"In roving through the universe, lucky is the man who gets the seed of the creeper of faith (bhakti) through the grace of his guru and Krishna. He sows the seed like a gardener, waters it with hearing and chanting [the holy name]. As the creeper grows it pierces through the universe, passes beyond the Birajá Brahma world to the Para-byom, and above that to the heavenly Brindában, where it creeps up the wishing-tree of Krishna's feet, spreads and bears fruit in the form of love (prem). If any sin against Vaishnavism is done, it uproots or tears the creeper like a wild elephant, its leaves wither. Then the gardener on earth carefully covers it, to save it from the elephant of sin. But if parasites, like love of enjoyment or salvation and countless other things,—or forbidden practices like rubbish,—slaughter of living beings,—thirst of gain or fame, adhere to the creeper, then these parasites flourish from the watering, while the main creeper's growth is arrested. Cut off the parasites first; then will the main branch reach the heavenly Brindában. When the mature fruit of love drops down, the gardener tastes it, and proceeding up the creeper he reaches the wishing-tree. There (in Vishnu's heaven) he tends the wishing-tree, and blissfully tastes the juice of the fruit of love. That is the highest fruit, the supreme human bliss, in comparison with which the four human attainments are as straw. From pure faith is born love. Therefore I tell you of the signs of pure faith: Leaving desire for others, worship of others, knowledge and work, devote all your senses to the cultivation of Krishna. This is pure faith, the source of love. Its signs are described in the Narada-pancha-ratra and the Bhágabat, III. xxix. 10—12 &c.

"If one desires enjoyment, salvation, &c., he cannot kindle love, even by means of devotion (sádhan). From the culture of bhakti ardour is born; when ardour deepens it is called love (prem). As love grows it is successively called sneha, mán, pranaya, rág, anurág, bháb, mahá-bháb, just as we have successively cane-seed, sugarcane juice, molasses, sugar, and fine sugarcandy. All these are the enduring forms of bhakti in Krishna, if they are joined by provocation and addiction of mind. When the spiritual (sátwik) and extensive (byabhichári) emotions mingle together, bhakti in Krishna becomes a veritable nectar in taste, just as curd, when mixed with sugar, ghee, pepper, and camphor, becomes deliciously sweet. In different bhaktas the inclination (rati) assumes different forms, viz., the shánta, the dásya, the sakhya, the bátsalya, and the madhur. From these differences in the nature of the passion, the mood (ras) of Krishna's love assumes five forms of the same name, which are called the chief rasas, while there are seven minor rasas, viz., the comic, the grotesque, the heroic, the pathetic, the rude, the horrible, and the timid. The five former moods permanently occupy the minds of bhaktas; while the seven minor moods rise fitfully when they get a favourable occasion. The nine sages [who instructed king Nimi] and Sanak and others are examples of bhaktas of the shánta mood. Countless are the bhaktas everywhere who illustrate the dásya mood. The sakhya mood is typified in Shridám and other [cow-boys] and in Bhim and Arjun of Hastinapur. The bhaktas of the bátsalya mood are father, mother and other elders. Of the madhur mood of bhakti, the examples are chiefly the milkmaids of Brindában, Krishna's queens, Lakshmi and countless others.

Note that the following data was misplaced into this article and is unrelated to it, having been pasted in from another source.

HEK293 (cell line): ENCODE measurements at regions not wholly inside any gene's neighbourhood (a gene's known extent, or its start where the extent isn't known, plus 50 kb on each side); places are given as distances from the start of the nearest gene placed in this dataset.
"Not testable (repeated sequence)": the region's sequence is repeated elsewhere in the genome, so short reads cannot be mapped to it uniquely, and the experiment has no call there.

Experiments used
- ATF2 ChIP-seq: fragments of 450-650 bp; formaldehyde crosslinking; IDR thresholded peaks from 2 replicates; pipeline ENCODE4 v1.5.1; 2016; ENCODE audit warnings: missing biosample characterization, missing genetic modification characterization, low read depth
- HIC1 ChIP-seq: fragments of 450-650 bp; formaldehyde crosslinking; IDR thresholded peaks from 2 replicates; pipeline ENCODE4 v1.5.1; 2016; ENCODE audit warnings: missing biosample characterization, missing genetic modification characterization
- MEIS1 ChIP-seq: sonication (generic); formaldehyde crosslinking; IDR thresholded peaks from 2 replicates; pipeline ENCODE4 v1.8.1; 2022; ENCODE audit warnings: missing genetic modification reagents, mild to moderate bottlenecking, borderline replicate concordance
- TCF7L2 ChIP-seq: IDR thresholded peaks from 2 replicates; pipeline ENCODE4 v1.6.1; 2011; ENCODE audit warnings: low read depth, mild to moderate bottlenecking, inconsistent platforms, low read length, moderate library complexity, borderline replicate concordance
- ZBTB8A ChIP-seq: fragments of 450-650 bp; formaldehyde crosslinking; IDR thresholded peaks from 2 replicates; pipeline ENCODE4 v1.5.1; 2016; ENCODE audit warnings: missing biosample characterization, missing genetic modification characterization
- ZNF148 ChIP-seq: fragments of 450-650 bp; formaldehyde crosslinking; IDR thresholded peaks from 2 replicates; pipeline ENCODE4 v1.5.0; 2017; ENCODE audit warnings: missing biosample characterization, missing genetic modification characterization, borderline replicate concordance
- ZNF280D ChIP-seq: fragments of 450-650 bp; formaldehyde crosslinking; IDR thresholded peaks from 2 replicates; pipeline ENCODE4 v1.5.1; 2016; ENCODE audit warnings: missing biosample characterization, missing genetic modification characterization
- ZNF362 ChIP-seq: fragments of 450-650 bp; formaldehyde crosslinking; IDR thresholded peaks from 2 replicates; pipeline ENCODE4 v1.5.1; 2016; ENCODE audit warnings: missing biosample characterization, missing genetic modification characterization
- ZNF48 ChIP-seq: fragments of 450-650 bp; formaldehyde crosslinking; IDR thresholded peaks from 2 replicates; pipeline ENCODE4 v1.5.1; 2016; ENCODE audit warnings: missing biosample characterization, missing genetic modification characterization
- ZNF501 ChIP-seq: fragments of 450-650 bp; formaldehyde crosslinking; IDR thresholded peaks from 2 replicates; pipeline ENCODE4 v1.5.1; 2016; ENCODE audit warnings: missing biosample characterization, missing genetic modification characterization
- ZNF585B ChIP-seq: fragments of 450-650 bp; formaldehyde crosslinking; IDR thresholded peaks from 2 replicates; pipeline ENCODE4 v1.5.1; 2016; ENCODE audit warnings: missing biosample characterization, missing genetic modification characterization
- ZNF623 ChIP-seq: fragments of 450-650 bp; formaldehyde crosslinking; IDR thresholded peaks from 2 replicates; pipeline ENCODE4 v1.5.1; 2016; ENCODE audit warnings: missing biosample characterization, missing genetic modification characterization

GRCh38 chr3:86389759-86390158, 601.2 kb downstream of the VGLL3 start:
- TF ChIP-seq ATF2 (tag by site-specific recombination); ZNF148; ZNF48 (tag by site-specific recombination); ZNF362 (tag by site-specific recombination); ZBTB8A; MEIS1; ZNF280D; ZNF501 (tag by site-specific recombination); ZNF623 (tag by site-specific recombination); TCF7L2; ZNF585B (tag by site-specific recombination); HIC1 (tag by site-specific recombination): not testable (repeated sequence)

"Again, ardour (rati) for Krishna is of two kinds: (1) accompanied by a sense of his Godhead, and (2) pure and simple. At Gokul the latter was displayed, free from any consciousness of his Godhead, while at Mathura, Dwaraka, Vaikuntha and other places the former prevailed. Where the sense of his Godhead is predominant, love [for him] is contracted; whereas the way of pure ardour is to disregard his Godhead even when it is openly shown. In the shánta and dásya emotions this consciousness of His Godhead is a little kindled, but in the batsalya, sakhya and madhur it is shrunk up. When Krishna bowed at the feet of Vasudev and Devaki, they were frightened by the sense of his Godhead. Witness the Bhágabat, X. xliv. 35.

"Arjun was awe-struck at beholding the vision of Krishna as God, and begged his pardon for having treated him familiarly under the notion of a friend. Vide the Gitá, xi. 41. When Krishna jested with Rukmini, she became mortally afraid lest he should quit her. Vide the Bhágabat, X. Ix. 23.